Look at the percentage increases! OK – guilty party found, but why did it misbehave so badly?
The query includes multiple filter predicates from a few tables (blacked out for confidentiality), including two columns from a table we’ll call “X”. One column we’ll call “eID” and the other “yID”. A quick look on the original (quickly performing) execution plan reveals the following:
As you can see, the access to the highlighted table X was done using an index seek for column eID (see un-erased part of the index seek properties). Table X was accessed relatively late in the plan, after previous joins already filtered out many of the unneeded rows, and for the shown parameters, only 1 row was retrieved from table X. Note that the estimated number of rows is highly accurate compared to the actual number of rows. In fact, the SQL Server query optimizer did not have many options here as column yID, the other column this query filters on was simply not indexed. This turned out to be a very efficient plan and the query executed in fractions of a second.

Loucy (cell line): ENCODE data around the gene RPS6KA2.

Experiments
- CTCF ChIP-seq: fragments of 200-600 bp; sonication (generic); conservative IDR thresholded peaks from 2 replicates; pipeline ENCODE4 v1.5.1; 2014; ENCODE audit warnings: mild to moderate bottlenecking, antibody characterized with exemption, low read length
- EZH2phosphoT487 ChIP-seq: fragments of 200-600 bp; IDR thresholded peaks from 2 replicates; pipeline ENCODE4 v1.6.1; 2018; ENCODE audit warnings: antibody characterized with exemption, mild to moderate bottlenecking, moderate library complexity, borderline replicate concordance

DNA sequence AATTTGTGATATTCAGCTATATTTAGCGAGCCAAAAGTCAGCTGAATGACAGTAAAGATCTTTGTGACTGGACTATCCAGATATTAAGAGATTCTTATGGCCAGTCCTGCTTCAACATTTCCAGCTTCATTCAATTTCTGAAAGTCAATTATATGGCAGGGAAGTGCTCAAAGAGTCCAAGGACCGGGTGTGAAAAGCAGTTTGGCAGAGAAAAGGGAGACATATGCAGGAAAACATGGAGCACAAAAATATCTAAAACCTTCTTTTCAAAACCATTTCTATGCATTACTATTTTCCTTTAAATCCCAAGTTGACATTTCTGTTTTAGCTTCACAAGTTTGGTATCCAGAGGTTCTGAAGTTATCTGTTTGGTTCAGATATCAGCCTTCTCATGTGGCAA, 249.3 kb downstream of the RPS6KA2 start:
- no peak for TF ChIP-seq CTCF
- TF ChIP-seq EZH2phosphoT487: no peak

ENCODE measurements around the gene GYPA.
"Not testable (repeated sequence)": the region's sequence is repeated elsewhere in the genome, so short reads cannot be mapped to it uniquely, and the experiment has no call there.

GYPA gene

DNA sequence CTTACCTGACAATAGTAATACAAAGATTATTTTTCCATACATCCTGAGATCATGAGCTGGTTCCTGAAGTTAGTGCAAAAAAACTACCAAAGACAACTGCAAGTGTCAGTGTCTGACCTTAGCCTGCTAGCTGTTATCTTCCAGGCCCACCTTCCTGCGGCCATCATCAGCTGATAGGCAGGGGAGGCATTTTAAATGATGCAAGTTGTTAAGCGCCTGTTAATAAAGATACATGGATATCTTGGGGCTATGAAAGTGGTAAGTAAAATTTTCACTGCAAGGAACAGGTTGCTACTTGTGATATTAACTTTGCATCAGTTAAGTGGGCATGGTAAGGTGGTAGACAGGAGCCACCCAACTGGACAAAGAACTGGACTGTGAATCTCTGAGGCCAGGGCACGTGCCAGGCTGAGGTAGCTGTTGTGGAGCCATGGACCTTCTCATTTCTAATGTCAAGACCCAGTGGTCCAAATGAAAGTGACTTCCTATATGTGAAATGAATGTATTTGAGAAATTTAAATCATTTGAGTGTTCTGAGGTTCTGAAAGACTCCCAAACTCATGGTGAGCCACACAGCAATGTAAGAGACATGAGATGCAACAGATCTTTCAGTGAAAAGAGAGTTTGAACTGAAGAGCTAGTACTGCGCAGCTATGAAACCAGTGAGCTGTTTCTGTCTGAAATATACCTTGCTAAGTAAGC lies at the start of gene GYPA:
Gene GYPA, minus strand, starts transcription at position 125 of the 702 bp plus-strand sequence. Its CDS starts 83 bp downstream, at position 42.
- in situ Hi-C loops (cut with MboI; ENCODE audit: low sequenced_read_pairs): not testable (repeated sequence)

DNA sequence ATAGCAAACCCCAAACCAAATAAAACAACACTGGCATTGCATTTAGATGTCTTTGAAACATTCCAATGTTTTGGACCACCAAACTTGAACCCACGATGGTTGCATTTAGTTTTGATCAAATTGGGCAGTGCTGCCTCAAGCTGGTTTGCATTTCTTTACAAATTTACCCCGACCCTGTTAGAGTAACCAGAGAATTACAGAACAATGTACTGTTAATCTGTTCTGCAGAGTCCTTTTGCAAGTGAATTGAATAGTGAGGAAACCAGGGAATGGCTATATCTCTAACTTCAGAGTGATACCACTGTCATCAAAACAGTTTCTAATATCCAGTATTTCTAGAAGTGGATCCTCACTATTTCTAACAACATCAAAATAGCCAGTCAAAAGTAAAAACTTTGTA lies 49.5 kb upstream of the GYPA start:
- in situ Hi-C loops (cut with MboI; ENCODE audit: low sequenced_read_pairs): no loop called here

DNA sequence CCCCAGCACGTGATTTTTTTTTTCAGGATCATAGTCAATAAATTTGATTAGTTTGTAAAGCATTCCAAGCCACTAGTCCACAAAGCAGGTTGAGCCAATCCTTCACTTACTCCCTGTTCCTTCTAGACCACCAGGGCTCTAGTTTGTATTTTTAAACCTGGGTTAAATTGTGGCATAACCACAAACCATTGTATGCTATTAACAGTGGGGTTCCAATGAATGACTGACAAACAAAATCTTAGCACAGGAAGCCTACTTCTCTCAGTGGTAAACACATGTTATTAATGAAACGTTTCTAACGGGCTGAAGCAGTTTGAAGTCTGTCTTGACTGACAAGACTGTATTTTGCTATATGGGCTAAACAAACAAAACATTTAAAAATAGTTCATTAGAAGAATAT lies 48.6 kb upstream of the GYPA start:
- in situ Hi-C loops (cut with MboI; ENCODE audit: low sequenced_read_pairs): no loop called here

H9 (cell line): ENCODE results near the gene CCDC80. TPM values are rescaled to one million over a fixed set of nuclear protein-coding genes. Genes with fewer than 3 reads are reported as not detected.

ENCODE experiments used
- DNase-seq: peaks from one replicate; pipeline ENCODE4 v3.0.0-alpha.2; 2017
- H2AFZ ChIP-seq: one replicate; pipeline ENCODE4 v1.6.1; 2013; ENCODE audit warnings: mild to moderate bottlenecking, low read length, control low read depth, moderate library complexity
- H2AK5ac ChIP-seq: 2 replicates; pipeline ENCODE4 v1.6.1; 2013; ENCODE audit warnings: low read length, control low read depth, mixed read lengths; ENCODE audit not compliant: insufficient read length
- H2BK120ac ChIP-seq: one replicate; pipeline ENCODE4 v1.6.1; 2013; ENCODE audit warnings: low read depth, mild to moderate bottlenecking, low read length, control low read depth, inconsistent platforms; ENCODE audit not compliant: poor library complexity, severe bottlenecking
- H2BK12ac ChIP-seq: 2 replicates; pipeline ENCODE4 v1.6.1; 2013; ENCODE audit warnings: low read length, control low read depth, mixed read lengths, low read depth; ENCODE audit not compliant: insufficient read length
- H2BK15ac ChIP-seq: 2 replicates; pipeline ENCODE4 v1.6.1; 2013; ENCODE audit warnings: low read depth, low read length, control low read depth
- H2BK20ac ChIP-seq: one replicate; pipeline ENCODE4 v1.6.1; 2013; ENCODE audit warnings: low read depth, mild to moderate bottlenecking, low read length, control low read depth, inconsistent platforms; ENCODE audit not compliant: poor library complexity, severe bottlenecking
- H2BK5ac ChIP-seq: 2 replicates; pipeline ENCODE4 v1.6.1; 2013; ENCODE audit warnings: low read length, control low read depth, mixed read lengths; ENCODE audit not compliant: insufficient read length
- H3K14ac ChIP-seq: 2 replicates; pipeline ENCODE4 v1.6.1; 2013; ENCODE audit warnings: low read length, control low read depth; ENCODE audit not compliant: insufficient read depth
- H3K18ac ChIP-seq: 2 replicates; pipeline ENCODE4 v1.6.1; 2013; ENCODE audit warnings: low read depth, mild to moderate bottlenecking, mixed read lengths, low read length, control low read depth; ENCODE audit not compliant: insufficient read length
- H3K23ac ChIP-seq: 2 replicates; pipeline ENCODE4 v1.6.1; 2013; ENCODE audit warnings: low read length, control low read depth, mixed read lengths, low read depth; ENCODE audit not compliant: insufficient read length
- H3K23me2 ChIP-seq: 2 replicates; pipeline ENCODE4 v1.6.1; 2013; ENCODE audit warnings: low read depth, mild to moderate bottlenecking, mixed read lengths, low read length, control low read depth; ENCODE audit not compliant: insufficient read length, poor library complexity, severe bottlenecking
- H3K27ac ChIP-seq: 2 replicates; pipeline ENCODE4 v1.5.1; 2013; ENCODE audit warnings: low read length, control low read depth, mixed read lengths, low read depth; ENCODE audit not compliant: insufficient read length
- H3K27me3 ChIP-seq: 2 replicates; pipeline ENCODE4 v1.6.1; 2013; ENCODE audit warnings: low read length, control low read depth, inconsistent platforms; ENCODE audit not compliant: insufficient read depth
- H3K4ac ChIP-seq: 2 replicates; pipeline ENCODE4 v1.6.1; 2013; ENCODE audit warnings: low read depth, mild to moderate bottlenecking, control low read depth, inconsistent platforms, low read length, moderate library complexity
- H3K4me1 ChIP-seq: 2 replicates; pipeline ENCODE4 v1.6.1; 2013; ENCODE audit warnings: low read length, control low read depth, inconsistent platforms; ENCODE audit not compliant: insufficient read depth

However, the addition of a new index opened far more execution opportunities for the query optimizer. Namely, the new index enabled the query optimizer to filter the rows from table X on column yID. Because the estimate for the selectivity of column yID was less than the selectivity estimated for column eID (see estimated number of rows returned by from table X by filtering on yID is 69 as opposed to 1 in the original plan) the query optimizer plan decision tree took a different route this time. The query optimizer believed that filtering table X by column yID earlier in the plan would enable it to join the additional tables more efficiently. Since it assumed only 69 rows will be returned, it chose to perform a nested loops join, using the expected 69 rows as its outer loop. This assumption proved disastrously wrong. Rather than only having to iterate the outer loop 69 times, it was forced to perform nearly 700,000 iterations! Looking at the plan below, you can see that nearly 10,000 times more rows than expected were returned from table X (677,944). This misestimation can be due to any of a number of different reasons, including (but not limited to) statistics skews because of partial scans of the data, predicate type conversions, untrusted or missing foreign keys that hinder the query optimizer from accurately estimating referencing statistics or simply a query optimizer bug. For this article, the reason for the misestimation is less important because in most cases there is little we can do about it. The point is that you should be aware that this CAN happen and you need to be aware of it in order to minimize unpleasant ‘surprises’ in production after applying seemingly innocent indexes.